The Maritime History of the Great Lakes
Daily News (Kingston, ON), Nov. 22, 1851

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p.2 Towage A Lien Upon A Vessel - Judge Wilkins, of the U.S. District Court at Detroit, has held in the recent case of Eber Ward vs the brig Banner, that towage constitutes a lien or demand against a vessel. He says:

"The interest of the vessel is to make her voyage with convenient speed, and it is the duty of the master to resort to every means in his power to attain that object. A vessel on her upward cruise from Buffalo to Chicago, may be stranded or becalmed at the mouth of the Detroit River - or being injured by a storm, may be compelled to make for the nearest harbor to repair; - in either exigency, towage would constitute a necessary service to enable her to prosecute profitably her voyage. Such service is maritime and within the legitimate scope of the master's authority."

Disasters On Lake Erie - From Buffalo, Nov. 18th, we learn that another gale has swept over the lake, doing much injury to the shipping.

The schooner Talcott capsized about 12 miles from port. The crew were rescued by the steamer Hudson.

The brig Ruggles, bound for Cleveland, with 100 tons of merchandise and a locomotive and tender, has put back a complete wreck, having lost the locomotive overboard. There is an insurance on it in New York for $3000.

The lower lake schooner Patrick Henry has been dismasted, and the brig Caroline is ashore.

Want of Provisions on Lake Superior - The apprehensions we expressed last week from the impossibility of sending forward the large amount of supplies that have been accumulating here for several weeks past are likely to be sadly verified. The three propellers that were up the lake at the time, have not yet returned - the Independence having been out 18 days, the Manhattan 13 days, and the Napolean 9 days. It is estimated that there are at least 12,000 barrels bulk of provisions and supplies of various kinds now here, and this amount is likely to be increased before the close of the week to 18,000 bbls. And as these supplies are destined for the winter sustenance of families, miners and traders at all the different points on the Lake, it is evident the whole country will suffer for the want of them. The three propellers will only carry altogether 6000 bbls.; and if the weather continues as boisterous as it has been during the fall, they will not be likely to make more than another trip. After what was said last week on the want of a canal in this connection, no further application of this subject is necessary. If there is any justice or humanity in our next National Legislature, the people of Lake Superior will not suffer for the want of a canal between these two lakes more than two years longer. [Lake Superior Journal]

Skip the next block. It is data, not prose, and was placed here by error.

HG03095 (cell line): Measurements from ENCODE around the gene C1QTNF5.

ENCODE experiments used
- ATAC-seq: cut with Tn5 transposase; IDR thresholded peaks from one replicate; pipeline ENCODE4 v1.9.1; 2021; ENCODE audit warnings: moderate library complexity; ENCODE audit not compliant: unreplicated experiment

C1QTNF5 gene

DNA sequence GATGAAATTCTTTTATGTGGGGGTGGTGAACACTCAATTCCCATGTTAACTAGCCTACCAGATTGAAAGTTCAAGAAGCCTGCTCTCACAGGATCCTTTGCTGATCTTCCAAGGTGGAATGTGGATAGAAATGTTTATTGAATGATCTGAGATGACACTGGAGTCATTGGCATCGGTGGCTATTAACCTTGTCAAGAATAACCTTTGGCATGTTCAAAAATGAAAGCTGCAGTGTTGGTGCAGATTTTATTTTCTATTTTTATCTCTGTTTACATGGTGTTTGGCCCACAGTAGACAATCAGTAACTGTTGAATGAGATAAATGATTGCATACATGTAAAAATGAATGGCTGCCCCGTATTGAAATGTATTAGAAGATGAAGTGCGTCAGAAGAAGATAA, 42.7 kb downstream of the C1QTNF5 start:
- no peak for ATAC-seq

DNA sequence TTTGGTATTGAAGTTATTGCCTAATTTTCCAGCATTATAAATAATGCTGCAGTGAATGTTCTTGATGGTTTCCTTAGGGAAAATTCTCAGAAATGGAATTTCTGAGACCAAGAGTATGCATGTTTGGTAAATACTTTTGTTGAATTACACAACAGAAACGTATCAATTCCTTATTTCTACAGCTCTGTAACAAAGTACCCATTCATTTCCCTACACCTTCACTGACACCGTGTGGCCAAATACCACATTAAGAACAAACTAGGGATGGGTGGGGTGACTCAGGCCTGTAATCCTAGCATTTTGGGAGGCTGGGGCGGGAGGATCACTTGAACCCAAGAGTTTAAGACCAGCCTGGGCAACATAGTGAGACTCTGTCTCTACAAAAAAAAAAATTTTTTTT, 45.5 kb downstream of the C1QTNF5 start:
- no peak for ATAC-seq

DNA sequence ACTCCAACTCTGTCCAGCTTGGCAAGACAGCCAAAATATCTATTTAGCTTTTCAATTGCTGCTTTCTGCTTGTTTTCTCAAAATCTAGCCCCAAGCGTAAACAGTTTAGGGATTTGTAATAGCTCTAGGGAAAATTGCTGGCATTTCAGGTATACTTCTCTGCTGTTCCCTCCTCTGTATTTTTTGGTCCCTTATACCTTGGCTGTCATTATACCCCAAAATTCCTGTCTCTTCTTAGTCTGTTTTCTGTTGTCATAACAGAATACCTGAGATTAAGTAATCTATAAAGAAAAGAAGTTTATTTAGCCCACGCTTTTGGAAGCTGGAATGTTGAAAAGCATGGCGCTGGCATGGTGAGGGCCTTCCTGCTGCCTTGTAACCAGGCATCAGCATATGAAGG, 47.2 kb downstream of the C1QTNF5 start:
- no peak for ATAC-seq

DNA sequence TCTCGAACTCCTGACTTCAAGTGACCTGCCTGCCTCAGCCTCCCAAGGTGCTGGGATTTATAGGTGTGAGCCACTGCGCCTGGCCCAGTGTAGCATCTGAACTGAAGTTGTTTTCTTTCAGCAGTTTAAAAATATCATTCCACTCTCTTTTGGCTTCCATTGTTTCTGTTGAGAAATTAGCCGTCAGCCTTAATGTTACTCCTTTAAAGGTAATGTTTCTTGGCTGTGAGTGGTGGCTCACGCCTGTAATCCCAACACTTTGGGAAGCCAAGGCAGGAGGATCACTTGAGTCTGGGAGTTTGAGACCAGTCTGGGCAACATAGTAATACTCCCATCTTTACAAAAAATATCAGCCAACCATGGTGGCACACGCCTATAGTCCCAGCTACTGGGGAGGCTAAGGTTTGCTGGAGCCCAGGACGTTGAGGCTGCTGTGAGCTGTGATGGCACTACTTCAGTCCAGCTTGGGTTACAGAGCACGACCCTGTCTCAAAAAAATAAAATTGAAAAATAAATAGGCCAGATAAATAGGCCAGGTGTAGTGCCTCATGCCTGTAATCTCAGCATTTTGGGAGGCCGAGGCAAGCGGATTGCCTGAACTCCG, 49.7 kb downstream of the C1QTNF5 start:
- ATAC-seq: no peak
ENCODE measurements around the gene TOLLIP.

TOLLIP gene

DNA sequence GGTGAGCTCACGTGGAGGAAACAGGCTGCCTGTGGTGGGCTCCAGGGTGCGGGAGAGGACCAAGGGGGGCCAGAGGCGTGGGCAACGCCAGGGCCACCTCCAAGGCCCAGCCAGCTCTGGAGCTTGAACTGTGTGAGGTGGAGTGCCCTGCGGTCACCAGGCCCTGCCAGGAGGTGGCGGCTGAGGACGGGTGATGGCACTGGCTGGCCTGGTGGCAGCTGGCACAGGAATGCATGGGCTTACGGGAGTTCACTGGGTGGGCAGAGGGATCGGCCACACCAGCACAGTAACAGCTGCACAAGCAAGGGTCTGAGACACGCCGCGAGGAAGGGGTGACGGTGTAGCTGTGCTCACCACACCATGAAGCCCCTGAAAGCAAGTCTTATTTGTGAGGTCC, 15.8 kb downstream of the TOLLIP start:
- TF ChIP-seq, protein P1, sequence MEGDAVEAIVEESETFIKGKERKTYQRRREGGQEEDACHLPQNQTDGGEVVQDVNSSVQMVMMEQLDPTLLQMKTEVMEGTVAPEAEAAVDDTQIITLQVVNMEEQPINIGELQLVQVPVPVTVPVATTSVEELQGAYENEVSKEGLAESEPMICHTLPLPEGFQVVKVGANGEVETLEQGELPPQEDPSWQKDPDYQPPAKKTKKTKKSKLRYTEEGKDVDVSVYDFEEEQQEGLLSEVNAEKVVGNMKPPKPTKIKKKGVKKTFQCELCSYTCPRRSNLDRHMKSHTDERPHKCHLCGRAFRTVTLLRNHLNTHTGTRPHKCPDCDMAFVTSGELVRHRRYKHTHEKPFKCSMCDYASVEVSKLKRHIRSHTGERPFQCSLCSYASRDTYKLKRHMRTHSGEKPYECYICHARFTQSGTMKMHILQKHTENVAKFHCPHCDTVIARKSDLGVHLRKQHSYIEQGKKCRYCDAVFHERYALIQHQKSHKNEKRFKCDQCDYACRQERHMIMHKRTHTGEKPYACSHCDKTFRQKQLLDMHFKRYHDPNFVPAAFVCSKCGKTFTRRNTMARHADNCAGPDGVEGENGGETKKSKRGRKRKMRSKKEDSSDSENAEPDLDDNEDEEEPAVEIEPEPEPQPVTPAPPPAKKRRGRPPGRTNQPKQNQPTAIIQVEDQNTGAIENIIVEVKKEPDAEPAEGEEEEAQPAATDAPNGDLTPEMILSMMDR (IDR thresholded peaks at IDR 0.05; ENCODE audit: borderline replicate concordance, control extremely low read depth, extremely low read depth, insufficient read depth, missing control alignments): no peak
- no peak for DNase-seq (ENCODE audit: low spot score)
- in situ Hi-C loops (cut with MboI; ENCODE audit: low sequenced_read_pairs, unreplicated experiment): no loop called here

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Nov. 22, 1851
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Rick Neilson
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Public domain: Copyright has expired according to the applicable Canadian or American laws. No restrictions on use.
Maritime History of the Great Lakes
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Daily News (Kingston, ON), Nov. 22, 1851